deans-letter-zhu-zhou“I’ve always wanted to work in academia,” said Zhu “Kerrie” Zhou ’14, BPharm, PhD, assistant clinical professor of pharmaceutics and medicinal chemistry. She was inspired by her parents who are both professors. Through her parents she has observed the lasting impact a professor can have on the lives of his or her students. She shared a story of when her mother’s students held a reunion. At the event, former students who Dr. Zhou’s mother had taught three decades ago shared how grateful they were for the positive influence she had on their lives.

In her role as a professor, Dr. Zhou’s goal is to help her students discover their unique strengths. “I always think that every student is an individual,” Dr. Zhou said. “My goal here is to help them to become life-long learners.”

Originally from Nanjing, China, Dr. Zhou earned a bachelor of pharmacy from China Pharmaceutical University. She moved to New Zealand to attend University of Auckland where she earned a bachelor of science in food science. She shared that the highlight of living in New Zealand was the people she met through the university’s international housing. “I met friends from all over the world,” Zhou said. She stays in touch with those friends through email and Skype.

Speaking from experience, her advice for both exchange students and international students is to take advantage of the opportunity to experience a different culture. She recommends immersing yourself in the culture and being willing to go outside your comfort zone. She believes that communication is the key to success when adapting to a new environment. She adds, “I think it is very important to be open-minded.” Dr. Zhou has found that when you show an interest in the culture of those around you it can forge friendships with people from all over the world.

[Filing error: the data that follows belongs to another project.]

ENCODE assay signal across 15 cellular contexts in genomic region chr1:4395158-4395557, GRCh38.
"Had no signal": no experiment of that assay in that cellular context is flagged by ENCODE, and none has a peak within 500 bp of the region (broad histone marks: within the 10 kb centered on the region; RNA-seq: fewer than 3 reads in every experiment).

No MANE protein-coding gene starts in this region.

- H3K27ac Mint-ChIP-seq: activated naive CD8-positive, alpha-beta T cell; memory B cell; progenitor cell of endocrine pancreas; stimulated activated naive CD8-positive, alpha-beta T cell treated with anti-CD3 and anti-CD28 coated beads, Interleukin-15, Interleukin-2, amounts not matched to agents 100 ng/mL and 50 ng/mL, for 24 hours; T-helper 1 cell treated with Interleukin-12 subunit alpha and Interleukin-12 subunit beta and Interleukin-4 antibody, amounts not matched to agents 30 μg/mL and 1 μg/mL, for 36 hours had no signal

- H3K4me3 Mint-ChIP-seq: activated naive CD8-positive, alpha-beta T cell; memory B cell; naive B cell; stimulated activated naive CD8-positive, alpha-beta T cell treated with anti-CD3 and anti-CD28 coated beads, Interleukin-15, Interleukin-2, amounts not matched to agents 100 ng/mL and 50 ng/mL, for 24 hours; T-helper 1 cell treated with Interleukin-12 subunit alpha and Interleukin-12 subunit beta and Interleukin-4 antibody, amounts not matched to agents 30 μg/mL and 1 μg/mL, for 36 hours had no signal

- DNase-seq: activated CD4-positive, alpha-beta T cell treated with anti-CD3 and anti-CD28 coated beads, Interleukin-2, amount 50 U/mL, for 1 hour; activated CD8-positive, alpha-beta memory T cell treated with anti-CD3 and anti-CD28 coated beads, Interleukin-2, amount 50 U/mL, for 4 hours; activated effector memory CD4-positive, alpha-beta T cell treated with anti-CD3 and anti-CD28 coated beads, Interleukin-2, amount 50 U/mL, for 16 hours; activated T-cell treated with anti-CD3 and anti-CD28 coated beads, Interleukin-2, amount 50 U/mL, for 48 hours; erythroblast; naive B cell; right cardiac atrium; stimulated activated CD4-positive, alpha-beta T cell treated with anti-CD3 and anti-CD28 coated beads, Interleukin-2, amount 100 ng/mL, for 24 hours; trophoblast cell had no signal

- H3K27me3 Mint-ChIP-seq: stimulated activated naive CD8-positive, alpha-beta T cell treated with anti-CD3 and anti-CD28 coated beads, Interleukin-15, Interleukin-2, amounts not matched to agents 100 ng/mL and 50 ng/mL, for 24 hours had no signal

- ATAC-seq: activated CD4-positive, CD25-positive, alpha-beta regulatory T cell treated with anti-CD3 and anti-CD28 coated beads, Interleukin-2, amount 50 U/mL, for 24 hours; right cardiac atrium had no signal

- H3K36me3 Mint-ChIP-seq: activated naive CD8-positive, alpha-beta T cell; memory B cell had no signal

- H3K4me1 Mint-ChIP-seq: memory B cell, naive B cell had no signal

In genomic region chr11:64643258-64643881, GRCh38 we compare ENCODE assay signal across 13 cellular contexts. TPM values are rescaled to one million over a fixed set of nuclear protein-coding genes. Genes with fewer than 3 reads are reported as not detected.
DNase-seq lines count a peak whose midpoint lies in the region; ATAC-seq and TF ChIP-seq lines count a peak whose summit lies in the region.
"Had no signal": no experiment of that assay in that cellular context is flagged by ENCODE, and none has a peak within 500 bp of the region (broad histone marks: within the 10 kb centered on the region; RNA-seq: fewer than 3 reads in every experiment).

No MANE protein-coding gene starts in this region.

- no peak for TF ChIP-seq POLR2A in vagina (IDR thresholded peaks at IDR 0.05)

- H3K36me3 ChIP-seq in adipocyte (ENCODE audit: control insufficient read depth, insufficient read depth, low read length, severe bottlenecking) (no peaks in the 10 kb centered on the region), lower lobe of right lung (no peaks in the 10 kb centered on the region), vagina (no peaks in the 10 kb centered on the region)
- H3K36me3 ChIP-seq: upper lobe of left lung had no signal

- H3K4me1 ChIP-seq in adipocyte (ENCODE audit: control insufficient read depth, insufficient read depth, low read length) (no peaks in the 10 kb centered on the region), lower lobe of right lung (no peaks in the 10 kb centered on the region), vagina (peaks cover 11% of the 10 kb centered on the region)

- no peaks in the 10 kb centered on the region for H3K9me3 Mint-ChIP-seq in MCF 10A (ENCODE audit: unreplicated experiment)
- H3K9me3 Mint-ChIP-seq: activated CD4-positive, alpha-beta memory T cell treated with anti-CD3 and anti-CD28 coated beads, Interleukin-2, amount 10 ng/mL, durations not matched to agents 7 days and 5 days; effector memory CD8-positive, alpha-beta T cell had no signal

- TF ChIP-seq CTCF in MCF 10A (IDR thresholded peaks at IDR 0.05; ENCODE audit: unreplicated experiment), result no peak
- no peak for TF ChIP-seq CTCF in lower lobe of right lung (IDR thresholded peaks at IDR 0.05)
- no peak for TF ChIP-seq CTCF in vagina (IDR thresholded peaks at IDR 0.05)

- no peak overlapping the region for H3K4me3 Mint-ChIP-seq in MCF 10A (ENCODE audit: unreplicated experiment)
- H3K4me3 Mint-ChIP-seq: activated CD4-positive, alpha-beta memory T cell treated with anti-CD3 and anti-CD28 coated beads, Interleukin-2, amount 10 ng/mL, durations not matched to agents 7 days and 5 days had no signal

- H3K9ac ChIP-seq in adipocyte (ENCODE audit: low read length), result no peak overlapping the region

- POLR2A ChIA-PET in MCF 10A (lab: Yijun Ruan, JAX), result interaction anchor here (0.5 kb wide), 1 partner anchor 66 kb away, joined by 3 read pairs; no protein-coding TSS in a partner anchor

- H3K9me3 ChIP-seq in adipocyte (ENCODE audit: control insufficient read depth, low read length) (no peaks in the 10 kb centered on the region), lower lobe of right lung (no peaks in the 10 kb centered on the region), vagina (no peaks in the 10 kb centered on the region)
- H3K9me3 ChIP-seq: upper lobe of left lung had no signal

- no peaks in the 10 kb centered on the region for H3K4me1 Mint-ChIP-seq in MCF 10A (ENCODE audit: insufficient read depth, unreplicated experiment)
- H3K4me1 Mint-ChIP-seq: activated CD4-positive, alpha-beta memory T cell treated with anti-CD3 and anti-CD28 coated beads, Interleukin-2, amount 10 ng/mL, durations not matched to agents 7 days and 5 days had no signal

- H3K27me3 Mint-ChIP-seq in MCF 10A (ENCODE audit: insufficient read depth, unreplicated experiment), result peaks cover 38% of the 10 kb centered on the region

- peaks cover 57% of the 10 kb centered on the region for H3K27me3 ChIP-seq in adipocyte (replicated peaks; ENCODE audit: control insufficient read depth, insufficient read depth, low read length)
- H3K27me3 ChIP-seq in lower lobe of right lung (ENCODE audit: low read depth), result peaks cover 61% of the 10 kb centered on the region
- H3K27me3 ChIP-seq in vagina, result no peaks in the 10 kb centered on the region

She first came to Pacific to pursue a doctor of philosophy in pharmaceutics and chemical sciences. After earning her PhD, Dr. Zhou worked as a research scientist in the Department of Pharmaceutics at University of Washington. While living in Seattle, Dr. Zhou worked as a research scientist at the Center of Excellence for Natural Product and Drug Interaction Research, where she conducted research on how different herbs interact with drugs.

Dr. Zhou explains that in many Asian cultures natural products are commonly used as dietary supplements. She emphasizes the importance of pharmacists taking the time to discuss with their patients what natural products or traditional medicines they may be using. For example, green tea and grapefruit juice may interact with certain medications, causing adverse side effects. “As a pharmacist communication skills are very important,” Dr. Zhou said. “Part of communication is understanding different perspectives. It is very important to understand cultural needs.” Dr. Zhou encourages her fellow health care professionals to approach the interactions they have with patients with an attitude of respect. She believes there should be a balance of being mindful of the patient’s cultural perspective and helping them understand how to follow the treatment plan that has been prescribed.

She enjoys watching movies, playing badminton, playing table tennis and traveling. She shares, “When you are traveling you embrace new cultures and different experiences.” One of her favorite things is sharing a meal with family and friends.

 


By Anne Marie H. Bergthold
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